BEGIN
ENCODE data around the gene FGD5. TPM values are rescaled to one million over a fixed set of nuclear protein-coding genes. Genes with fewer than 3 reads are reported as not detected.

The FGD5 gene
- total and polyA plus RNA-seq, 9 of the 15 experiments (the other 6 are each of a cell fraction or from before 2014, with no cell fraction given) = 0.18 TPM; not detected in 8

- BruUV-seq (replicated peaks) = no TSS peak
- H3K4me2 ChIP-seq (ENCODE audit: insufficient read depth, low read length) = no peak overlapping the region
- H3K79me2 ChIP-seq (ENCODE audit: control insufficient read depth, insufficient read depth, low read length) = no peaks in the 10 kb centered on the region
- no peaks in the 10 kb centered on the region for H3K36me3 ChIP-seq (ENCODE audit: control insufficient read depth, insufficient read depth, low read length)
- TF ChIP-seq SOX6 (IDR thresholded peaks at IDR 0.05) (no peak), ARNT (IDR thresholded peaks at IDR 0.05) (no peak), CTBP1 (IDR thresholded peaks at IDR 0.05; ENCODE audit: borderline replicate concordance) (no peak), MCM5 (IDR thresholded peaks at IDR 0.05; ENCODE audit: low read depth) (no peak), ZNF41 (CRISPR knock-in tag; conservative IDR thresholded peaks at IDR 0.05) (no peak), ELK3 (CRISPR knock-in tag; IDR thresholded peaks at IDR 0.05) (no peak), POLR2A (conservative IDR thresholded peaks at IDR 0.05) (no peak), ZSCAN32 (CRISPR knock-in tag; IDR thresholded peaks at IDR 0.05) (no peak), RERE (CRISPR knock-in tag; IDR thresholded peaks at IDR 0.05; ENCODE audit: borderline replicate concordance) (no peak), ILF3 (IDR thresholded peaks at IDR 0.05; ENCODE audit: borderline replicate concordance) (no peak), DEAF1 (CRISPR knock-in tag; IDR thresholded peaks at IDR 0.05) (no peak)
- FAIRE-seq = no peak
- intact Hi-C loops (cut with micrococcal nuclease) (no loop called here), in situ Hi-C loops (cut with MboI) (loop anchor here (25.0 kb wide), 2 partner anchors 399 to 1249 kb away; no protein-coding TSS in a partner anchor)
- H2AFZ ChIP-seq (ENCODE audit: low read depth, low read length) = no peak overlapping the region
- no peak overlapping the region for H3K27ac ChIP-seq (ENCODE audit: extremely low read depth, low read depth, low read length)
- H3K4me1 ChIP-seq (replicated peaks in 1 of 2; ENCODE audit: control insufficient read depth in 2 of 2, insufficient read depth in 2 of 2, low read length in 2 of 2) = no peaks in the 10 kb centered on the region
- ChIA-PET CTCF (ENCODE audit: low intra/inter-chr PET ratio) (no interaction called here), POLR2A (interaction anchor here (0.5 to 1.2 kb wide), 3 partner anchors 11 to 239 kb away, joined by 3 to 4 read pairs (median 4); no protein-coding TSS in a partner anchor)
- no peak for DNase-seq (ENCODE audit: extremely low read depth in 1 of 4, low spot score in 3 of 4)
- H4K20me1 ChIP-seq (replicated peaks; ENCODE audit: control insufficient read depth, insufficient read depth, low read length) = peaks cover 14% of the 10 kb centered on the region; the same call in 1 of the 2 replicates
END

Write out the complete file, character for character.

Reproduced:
ENCODE data around the gene FGD5. TPM values are rescaled to one million over a fixed set of nuclear protein-coding genes. Genes with fewer than 3 reads are reported as not detected.

The FGD5 gene
- total and polyA plus RNA-seq, 9 of the 15 experiments (the other 6 are each of a cell fraction or from before 2014, with no cell fraction given) = 0.18 TPM; not detected in 8

- BruUV-seq (replicated peaks) = no TSS peak
- H3K4me2 ChIP-seq (ENCODE audit: insufficient read depth, low read length) = no peak overlapping the region
- H3K79me2 ChIP-seq (ENCODE audit: control insufficient read depth, insufficient read depth, low read length) = no peaks in the 10 kb centered on the region
- no peaks in the 10 kb centered on the region for H3K36me3 ChIP-seq (ENCODE audit: control insufficient read depth, insufficient read depth, low read length)
- TF ChIP-seq SOX6 (IDR thresholded peaks at IDR 0.05) (no peak), ARNT (IDR thresholded peaks at IDR 0.05) (no peak), CTBP1 (IDR thresholded peaks at IDR 0.05; ENCODE audit: borderline replicate concordance) (no peak), MCM5 (IDR thresholded peaks at IDR 0.05; ENCODE audit: low read depth) (no peak), ZNF41 (CRISPR knock-in tag; conservative IDR thresholded peaks at IDR 0.05) (no peak), ELK3 (CRISPR knock-in tag; IDR thresholded peaks at IDR 0.05) (no peak), POLR2A (conservative IDR thresholded peaks at IDR 0.05) (no peak), ZSCAN32 (CRISPR knock-in tag; IDR thresholded peaks at IDR 0.05) (no peak), RERE (CRISPR knock-in tag; IDR thresholded peaks at IDR 0.05; ENCODE audit: borderline replicate concordance) (no peak), ILF3 (IDR thresholded peaks at IDR 0.05; ENCODE audit: borderline replicate concordance) (no peak), DEAF1 (CRISPR knock-in tag; IDR thresholded peaks at IDR 0.05) (no peak)
- FAIRE-seq = no peak
- intact Hi-C loops (cut with micrococcal nuclease) (no loop called here), in situ Hi-C loops (cut with MboI) (loop anchor here (25.0 kb wide), 2 partner anchors 399 to 1249 kb away; no protein-coding TSS in a partner anchor)
- H2AFZ ChIP-seq (ENCODE audit: low read depth, low read length) = no peak overlapping the region
- no peak overlapping the region for H3K27ac ChIP-seq (ENCODE audit: extremely low read depth, low read depth, low read length)
- H3K4me1 ChIP-seq (replicated peaks in 1 of 2; ENCODE audit: control insufficient read depth in 2 of 2, insufficient read depth in 2 of 2, low read length in 2 of 2) = no peaks in the 10 kb centered on the region
- ChIA-PET CTCF (ENCODE audit: low intra/inter-chr PET ratio) (no interaction called here), POLR2A (interaction anchor here (0.5 to 1.2 kb wide), 3 partner anchors 11 to 239 kb away, joined by 3 to 4 read pairs (median 4); no protein-coding TSS in a partner anchor)
- no peak for DNase-seq (ENCODE audit: extremely low read depth in 1 of 4, low spot score in 3 of 4)
- H4K20me1 ChIP-seq (replicated peaks; ENCODE audit: control insufficient read depth, insufficient read depth, low read length) = peaks cover 14% of the 10 kb centered on the region; the same call in 1 of the 2 replicates